One of the questions that comes up often enough is what do the pictures look like? And that question is followed by… Where can I see them.
The problem… Science data is usually pretty ugly.
Keep in mind that the astronomers are often pushing the telescopes and instruments right to the limit. This means that the data is barely there, a trickle of photons that have come from unimaginably distant sources.
I have been in the observing room as the data comes in. I have watched over the telescope operator’s shoulder. It is strange to see folks so excited over a smudge.
We got lucky. When it happened we were well positioned to view, and photograph the show.
With favorable conditions forecast I had been watching the sky for over a week. The fickle southeast Alaska weather had provided any number of beautiful clear nights, our even more fickle Sun was producing conditions favorable for geomagnetic activity. The two conditions finally produced a nice auroral show.
Even better, that night we were moored to a state float rather than simply sitting at anchor, or even worse, docked in a town or city. In Helm Bay, 22 miles north of Ketchikan, we had a beautiful dark sky and a perfect setting to watch the show.
With a float I had a stable platform from which to shoot time lapse video, no rocking or swinging at anchor. I could set up the camera and tripod and let the intervalometer click away for over an hour.
The video is made from 360 separate exposures compiled into a video about 30 seconds long. Each frame was 10 seconds at ISO6400 using a Canon 6D camera and a Rokinon 14mm f/2.8 lens set to f/3.2. The frames are projected at 12 frames per second in the version below.
The ten second frames are still too long, the glowing bands of light move quite quickly, at times rippling across the sky. The result is that the patterns and motion in the aurora is blurred.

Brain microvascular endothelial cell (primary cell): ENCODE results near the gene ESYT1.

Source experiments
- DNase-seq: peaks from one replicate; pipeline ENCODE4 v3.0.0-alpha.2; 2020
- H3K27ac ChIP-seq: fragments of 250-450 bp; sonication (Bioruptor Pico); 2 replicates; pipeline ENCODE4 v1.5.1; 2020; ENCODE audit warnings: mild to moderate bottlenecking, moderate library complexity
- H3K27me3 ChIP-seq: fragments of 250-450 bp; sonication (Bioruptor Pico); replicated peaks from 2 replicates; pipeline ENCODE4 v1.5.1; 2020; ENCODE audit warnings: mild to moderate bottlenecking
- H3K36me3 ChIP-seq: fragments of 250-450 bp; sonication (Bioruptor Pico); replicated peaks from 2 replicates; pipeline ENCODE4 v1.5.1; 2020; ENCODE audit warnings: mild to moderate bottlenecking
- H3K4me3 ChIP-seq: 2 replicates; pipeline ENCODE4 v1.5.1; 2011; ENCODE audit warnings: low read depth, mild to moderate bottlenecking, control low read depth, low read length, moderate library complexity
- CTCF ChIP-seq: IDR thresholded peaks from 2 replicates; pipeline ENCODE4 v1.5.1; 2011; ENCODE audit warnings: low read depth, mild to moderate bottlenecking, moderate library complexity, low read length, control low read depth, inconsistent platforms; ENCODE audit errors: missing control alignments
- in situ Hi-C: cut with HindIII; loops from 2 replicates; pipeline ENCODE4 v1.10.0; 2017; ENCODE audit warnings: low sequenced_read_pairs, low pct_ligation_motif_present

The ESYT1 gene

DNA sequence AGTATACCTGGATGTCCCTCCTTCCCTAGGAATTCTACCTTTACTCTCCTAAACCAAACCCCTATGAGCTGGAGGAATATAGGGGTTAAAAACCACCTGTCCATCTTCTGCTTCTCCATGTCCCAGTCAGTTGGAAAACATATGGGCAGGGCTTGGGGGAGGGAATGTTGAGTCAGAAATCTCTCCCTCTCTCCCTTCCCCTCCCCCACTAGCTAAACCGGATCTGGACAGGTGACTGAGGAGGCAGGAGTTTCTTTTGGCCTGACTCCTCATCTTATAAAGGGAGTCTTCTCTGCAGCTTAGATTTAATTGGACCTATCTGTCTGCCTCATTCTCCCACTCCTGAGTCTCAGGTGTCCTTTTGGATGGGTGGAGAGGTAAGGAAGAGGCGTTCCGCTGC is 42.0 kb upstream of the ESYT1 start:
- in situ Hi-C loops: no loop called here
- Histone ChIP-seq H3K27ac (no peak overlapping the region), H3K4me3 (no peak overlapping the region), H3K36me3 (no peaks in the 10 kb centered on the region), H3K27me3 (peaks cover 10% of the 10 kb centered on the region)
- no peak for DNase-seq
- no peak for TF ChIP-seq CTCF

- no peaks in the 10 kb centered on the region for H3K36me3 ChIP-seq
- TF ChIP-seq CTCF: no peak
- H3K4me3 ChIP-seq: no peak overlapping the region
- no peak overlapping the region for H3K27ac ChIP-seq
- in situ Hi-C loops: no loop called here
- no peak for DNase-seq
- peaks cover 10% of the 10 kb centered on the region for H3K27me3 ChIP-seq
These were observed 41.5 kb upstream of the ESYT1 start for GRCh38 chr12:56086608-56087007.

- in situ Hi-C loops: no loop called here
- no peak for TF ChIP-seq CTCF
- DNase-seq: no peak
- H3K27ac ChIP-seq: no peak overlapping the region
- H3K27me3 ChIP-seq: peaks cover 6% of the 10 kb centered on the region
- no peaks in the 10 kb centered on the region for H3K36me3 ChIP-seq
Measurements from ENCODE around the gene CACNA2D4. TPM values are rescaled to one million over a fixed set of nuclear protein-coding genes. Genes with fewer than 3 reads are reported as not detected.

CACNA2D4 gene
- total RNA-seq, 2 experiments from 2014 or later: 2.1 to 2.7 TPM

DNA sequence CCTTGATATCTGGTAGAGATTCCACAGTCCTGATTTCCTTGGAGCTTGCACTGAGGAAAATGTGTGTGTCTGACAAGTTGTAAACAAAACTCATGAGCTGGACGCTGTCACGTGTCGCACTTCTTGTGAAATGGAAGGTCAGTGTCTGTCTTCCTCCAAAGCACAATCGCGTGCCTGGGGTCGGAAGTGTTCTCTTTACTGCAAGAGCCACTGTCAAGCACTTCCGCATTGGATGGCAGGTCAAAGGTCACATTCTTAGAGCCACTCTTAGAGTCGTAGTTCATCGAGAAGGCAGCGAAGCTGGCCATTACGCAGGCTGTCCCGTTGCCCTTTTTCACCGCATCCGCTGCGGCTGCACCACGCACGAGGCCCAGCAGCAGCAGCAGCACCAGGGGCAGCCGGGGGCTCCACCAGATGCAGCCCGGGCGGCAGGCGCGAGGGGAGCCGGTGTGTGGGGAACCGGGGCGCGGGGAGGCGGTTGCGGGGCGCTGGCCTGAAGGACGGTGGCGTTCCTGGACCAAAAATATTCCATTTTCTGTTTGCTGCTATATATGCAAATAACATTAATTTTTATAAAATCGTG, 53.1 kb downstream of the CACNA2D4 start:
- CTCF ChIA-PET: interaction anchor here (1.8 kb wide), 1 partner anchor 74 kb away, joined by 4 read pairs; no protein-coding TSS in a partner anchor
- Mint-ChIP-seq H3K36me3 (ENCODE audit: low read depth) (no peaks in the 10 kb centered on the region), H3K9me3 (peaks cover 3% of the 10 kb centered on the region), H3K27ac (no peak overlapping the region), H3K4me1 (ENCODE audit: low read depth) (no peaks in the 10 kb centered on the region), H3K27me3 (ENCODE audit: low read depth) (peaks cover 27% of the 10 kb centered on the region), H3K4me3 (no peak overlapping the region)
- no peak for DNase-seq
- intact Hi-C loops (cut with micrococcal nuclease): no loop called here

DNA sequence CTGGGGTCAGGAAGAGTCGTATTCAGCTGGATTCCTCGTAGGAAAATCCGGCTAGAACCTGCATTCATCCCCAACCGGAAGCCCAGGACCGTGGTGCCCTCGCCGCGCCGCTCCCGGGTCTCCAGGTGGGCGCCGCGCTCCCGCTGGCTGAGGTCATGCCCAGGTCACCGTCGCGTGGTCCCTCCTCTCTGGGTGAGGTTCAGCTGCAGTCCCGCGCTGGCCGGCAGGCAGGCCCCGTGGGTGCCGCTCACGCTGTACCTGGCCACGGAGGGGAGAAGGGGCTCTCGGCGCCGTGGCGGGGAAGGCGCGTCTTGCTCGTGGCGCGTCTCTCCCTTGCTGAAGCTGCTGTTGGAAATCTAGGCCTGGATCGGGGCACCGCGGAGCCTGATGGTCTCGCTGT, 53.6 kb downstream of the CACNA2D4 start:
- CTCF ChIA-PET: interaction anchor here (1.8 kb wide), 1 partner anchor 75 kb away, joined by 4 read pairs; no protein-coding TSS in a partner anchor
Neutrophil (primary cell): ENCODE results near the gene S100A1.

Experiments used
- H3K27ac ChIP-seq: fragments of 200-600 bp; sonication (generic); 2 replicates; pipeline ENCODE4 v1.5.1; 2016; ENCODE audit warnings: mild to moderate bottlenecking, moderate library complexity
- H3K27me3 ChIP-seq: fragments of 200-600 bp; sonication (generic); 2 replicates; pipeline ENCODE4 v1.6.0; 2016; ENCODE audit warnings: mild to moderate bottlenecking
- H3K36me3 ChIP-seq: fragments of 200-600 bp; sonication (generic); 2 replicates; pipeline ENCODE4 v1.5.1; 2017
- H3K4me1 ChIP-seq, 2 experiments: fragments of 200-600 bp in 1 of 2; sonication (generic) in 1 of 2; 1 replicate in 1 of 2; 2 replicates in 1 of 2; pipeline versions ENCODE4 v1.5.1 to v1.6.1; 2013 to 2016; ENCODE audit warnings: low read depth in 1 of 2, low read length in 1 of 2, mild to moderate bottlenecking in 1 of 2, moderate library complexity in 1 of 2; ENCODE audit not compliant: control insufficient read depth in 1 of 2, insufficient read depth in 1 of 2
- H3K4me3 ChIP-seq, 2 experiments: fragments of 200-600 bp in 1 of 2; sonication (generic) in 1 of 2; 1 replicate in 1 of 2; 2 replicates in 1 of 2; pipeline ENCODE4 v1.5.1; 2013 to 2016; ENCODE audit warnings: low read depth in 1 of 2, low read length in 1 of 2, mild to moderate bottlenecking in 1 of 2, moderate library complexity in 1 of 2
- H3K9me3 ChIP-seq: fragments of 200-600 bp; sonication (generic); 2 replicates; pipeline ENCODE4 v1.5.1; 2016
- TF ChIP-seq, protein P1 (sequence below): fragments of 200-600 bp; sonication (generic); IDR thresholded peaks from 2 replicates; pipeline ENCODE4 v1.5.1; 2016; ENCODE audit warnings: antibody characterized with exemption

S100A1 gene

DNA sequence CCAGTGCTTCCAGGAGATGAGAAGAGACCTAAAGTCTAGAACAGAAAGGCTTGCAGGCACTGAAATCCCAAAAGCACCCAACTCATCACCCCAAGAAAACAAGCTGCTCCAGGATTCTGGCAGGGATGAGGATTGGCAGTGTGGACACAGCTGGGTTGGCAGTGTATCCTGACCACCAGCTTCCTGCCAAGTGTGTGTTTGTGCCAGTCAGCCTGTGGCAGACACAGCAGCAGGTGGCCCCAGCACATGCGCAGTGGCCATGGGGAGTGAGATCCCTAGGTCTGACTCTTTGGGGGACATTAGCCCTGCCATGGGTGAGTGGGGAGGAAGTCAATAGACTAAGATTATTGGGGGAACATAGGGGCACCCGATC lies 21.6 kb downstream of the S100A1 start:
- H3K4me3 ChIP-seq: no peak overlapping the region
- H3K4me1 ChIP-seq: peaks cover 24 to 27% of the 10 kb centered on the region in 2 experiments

The aurora was quite bright, my usual 15 second night sky shots actually overexposing. I dialed back the exposure a bit, and should probably have dialed it back a bit more.
Not a good glow when you consider that glow is from a raging river of lava between fissure 8 and the sea at Kapoho. Still it can be pretty under the rising Milky Way. I stayed late at work and took a few photos on the way down the mauna. Click on the image for full scale goodness…
The vog has been thick, really thick. Even here on the west side of the island it is enough that visibility is limited to a few miles, the mountains and ocean are lost in the haze. With the ongoing eruptions on the other side of the island and a lack of wind the vog has enveloped the entire island in gray. At times you can even smell it, the tang of sulfur in the air.
As the crescent moon set this evening it was reddened by the vog. Washed with a ruby red that was reminiscent of an eclipse. This image has been processed for noise and contrast, while the color was unchanged from the raw image. It really looked like this…
Among some slides I recently digitized is a series of astrophotos featuring Orion. Taken in early 1986 this represents one of my early forays into astrophotography. While most of the images are troubled by bad tracking, at least two worked with round, if somewhat overexposed, stars. Judging by the field of view it was a 50mm lens which means it might be an f/1.8, the common nifty-fifty.
The image was most likely taken with my father’s “borrowed” Canon AE-1 35mm camera riding on a small equatorial platform of my own construction. This platform consisted of two disks of acrylic and a small synchronous clock motor. I still have this platform… I wonder if it still runs?
A few thing are quickly revealed when looking at the image. Taken on Ektachrome film the image is heavy on the blue, with poor sensitivity in the deep red. The Orion Nebula shows very little color and less extant than I would expect. The image is also quite grainy, the film grain being quite obvious and distracting. I cleaned up the image a bit in Lightroom, but this is about as good as it gets.
The images was likely a fairly long exposure, perhaps 30 seconds to a couple minutes. I have no records to show how long, no EXIF information on a 35mm slide. The image would have been hand-timed with watch a manual shutter release cable.
Kodak has announced a resumption of Ektachrome production after ceasing all production in 2013. This appears to be in recognition of the remaining, but robust, niche community of film photographers and continued demand for film. First scheduled for 2017 this was delayed into 2018 due to the lack of availability of some materials necessary for production.
Even if the film again becomes available I doubt I will be grabbing a roll for astrophotos. I do have the cameras and lenses available to shoot film. Modern DLSR’s are vastly better at low light.